• Animal species with large body sizes: Large animals generally require large ranges and more food, have lower rates of reproduction, and have smaller population sizes relative to smaller animals. Often, they are harvested by humans for material benefits (see Box 8.1). Consequently, within groups of related species, the largest are generally also the most vulnerable to extinction—that is, a larger species of carnivore, ungulate, or whale is more likely to go extinct than a smaller carnivore, ungulate, or whale.
    • Species that require a large home range: Individuals or social groups of some species must forage over wide areas to fulfil their needs. When portions of their range are being degraded or fragmented, the remaining area will eventually be too small to support a viable population.
    • Species that are poor dispersers: Moving to more suitable habitat is a common survival response following altered environmental conditions. But species with poor dispersal abilities may be doomed to extinction if they are unable to move to more suitable areas elsewhere (see e.g. discussion on range-shift gaps, Section 6.3.5).
    • Seasonal migrants: A migratory species depends on intact ecosystems at two or more locations to complete its life cycle (see Box 5.3). If those ecosystems, either at stop-over sites along migration routes and/or at migratory endpoints, are damaged, the species may be at risk of extinction.
    • Species with low genetic diversity: Because genetic diversity (Section 3.2) enables species to adapt to changing environmental conditions, species with low genetic diversity are more vulnerable to extinction because they have less ability to adapt to new diseases, new predators, or recent changes in their ecosystems.
    • Species that evolved in stable ecosystems: Species that evolved in relatively stable environments (e.g. tropical ecosystems) are often threatened with extinction because under stabile conditions, a species is unlikely to retain the ability to adapt to environmental changes such as altered microclimates.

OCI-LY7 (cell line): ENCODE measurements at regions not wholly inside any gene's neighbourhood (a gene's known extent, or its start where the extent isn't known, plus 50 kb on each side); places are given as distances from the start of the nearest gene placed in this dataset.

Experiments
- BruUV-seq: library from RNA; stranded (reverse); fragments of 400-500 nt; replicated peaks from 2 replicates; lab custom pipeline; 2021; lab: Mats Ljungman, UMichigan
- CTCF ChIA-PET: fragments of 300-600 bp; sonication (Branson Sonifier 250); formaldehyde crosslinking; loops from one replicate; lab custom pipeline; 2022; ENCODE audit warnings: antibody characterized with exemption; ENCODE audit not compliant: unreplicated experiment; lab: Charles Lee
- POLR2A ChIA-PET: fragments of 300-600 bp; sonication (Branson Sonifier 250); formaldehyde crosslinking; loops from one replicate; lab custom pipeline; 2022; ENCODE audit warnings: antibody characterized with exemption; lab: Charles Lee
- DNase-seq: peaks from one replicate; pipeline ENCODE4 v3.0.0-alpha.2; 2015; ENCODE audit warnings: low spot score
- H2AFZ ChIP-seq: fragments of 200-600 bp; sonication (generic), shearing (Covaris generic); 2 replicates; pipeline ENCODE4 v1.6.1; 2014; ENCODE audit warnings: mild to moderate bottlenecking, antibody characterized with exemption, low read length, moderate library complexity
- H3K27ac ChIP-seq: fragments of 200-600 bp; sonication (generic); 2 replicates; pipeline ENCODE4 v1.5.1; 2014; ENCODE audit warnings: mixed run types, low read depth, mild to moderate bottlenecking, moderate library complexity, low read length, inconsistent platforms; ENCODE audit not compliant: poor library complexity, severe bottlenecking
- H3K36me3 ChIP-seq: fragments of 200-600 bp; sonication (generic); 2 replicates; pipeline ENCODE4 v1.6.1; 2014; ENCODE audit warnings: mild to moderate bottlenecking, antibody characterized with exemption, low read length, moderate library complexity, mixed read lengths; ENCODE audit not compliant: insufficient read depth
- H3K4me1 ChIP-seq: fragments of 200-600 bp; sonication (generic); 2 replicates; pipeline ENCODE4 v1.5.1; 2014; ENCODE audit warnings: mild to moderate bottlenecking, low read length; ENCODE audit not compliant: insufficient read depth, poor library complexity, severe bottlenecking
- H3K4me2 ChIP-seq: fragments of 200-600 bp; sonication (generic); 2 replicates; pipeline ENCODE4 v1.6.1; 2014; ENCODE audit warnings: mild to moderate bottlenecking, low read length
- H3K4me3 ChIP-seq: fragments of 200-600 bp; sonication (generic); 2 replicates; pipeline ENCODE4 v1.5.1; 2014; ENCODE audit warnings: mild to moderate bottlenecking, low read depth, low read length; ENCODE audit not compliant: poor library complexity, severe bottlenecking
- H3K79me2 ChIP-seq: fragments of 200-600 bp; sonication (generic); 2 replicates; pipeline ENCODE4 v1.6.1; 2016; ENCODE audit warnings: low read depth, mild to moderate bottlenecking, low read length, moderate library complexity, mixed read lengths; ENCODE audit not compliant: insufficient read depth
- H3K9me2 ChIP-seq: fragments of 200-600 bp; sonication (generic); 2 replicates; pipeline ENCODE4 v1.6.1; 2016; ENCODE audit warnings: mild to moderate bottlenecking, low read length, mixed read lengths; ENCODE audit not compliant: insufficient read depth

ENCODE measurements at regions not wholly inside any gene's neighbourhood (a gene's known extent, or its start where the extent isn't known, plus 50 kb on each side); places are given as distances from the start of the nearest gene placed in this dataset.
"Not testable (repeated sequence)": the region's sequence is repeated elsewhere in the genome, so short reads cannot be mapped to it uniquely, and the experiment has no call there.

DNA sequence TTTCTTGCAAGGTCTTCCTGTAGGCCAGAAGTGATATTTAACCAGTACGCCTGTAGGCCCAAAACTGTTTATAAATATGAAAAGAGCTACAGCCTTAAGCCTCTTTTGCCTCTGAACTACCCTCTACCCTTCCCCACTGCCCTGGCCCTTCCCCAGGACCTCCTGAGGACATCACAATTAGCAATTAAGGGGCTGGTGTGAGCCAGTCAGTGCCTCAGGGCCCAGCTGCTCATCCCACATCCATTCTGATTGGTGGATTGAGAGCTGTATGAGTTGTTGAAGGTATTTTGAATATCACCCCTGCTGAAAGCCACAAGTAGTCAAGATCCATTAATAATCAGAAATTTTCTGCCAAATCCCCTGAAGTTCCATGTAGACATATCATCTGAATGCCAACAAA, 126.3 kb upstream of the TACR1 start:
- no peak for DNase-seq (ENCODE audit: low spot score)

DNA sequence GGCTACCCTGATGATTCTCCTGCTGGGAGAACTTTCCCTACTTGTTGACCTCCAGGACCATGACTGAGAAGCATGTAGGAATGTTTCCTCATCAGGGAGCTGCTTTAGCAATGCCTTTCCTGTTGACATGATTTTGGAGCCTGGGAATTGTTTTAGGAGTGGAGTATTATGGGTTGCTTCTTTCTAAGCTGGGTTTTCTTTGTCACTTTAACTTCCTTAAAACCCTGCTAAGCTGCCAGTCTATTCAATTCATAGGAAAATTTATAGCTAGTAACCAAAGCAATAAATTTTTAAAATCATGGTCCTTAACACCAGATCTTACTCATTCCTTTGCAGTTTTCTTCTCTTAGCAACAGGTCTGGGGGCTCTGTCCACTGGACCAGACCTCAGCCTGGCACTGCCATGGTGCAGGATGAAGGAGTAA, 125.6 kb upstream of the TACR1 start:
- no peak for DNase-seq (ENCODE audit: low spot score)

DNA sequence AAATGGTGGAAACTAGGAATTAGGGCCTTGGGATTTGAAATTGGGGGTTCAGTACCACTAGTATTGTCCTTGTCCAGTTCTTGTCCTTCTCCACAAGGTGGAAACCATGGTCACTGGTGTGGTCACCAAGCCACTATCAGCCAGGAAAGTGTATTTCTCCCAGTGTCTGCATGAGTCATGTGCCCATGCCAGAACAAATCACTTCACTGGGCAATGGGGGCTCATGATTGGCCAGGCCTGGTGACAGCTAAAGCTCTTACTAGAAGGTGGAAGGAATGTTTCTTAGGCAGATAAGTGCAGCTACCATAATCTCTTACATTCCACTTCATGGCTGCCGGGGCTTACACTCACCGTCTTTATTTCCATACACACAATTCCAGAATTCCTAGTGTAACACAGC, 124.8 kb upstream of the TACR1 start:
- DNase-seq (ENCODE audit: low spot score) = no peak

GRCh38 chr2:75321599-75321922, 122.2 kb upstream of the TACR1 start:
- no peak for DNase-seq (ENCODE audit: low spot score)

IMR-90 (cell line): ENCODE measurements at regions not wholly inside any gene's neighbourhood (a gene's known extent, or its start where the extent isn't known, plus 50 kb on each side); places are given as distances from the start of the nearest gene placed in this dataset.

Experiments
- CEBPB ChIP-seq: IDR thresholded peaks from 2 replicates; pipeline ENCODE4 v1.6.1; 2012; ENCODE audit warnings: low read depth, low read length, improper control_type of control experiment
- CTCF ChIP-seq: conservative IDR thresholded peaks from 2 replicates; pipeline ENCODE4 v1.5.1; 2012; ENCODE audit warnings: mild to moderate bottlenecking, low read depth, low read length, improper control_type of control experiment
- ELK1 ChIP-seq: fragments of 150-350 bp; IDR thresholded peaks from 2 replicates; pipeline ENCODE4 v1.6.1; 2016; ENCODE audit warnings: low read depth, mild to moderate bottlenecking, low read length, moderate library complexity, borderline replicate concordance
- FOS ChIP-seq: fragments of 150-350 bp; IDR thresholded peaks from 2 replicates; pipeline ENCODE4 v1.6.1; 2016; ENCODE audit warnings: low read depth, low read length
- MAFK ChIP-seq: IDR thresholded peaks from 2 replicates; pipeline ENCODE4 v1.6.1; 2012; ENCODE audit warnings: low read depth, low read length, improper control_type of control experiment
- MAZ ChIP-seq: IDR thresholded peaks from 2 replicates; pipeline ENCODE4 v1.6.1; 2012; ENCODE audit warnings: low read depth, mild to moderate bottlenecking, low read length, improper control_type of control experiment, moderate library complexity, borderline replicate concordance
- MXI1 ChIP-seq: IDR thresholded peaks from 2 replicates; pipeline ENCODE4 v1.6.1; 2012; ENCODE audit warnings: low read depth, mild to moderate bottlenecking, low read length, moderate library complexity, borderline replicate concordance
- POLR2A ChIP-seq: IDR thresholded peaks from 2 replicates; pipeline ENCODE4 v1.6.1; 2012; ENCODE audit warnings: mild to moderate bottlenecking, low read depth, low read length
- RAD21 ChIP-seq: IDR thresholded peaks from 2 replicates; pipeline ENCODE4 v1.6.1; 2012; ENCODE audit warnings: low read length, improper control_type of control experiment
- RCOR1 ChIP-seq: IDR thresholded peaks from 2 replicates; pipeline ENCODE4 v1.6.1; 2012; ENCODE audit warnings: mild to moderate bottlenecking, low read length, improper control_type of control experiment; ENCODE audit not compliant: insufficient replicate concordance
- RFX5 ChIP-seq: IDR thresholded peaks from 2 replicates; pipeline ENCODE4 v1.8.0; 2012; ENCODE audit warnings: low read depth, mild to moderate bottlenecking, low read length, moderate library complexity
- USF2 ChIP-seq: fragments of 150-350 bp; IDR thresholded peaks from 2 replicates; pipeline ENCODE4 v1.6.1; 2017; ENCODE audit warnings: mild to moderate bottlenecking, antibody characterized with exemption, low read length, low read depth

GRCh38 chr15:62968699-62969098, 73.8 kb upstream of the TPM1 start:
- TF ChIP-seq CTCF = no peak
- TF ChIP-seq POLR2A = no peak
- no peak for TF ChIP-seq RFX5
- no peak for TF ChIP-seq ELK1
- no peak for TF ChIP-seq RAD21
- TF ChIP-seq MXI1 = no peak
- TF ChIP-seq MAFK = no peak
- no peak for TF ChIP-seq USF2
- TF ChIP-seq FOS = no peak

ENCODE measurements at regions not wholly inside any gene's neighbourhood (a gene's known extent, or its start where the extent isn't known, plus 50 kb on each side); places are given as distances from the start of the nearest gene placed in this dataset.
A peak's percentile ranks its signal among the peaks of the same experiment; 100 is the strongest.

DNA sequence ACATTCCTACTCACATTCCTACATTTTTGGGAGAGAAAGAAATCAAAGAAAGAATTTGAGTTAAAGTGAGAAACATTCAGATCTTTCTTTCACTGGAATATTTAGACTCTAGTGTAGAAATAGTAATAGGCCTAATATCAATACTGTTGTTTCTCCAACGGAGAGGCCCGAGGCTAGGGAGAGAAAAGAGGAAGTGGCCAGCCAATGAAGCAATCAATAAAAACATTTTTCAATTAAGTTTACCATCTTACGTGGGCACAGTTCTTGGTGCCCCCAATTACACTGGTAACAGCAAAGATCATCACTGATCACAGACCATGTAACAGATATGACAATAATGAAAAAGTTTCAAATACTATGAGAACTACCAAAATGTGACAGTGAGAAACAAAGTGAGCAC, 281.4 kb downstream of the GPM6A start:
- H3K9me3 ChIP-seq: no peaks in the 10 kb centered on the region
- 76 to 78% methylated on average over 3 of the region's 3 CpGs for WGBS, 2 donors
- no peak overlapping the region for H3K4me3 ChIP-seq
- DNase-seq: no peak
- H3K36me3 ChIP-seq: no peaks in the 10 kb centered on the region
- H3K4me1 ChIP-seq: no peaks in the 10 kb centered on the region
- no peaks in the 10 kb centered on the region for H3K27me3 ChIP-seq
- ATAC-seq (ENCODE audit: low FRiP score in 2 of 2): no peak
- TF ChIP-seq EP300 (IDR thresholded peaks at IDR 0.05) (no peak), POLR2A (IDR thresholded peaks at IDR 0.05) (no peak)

• Species with specialised requirements: Specialist species are often threatened with extinction because they are unable to adapt to altered ecosystems.
    • Group-living species: A range of factors leaves group-living species at risk of extinction. For example, a herd of ungulates, a flock of birds at their night-time roost, or a school of fish can be harvested in its entirely by people using highly effective techniques. Even if some individuals remain, the harvesting may still leave the population below a critical threshold needed for effective foraging, mating, or territorial defence. This link between population size/density and individual fitness is termed the Allee effect (Section 8.7.2).
    • Species that have had no prior contact with people: Species that encounter people for the first time are ecologically naïve—they lack avoidance strategies that promote survival during these encounters. Ecologically naïve species thus have a higher chance of extinction than species that have already survived human contact.
    • Species closely related to species that recently went extinct: Groups of closely-related taxa, where some members are threatened or already extinct, often share characteristics that elevate their threat of extinction. Groups of related taxa that include many threatened species include apes, cranes, sea turtles, and cycads.
    • Species that live on islands: Island species generally exhibit many of the characteristics mentioned above. In addition, the mere fact that an island is surrounded by ocean means that species that are unable to swim or fly have nowhere to go when they need to escape a threat.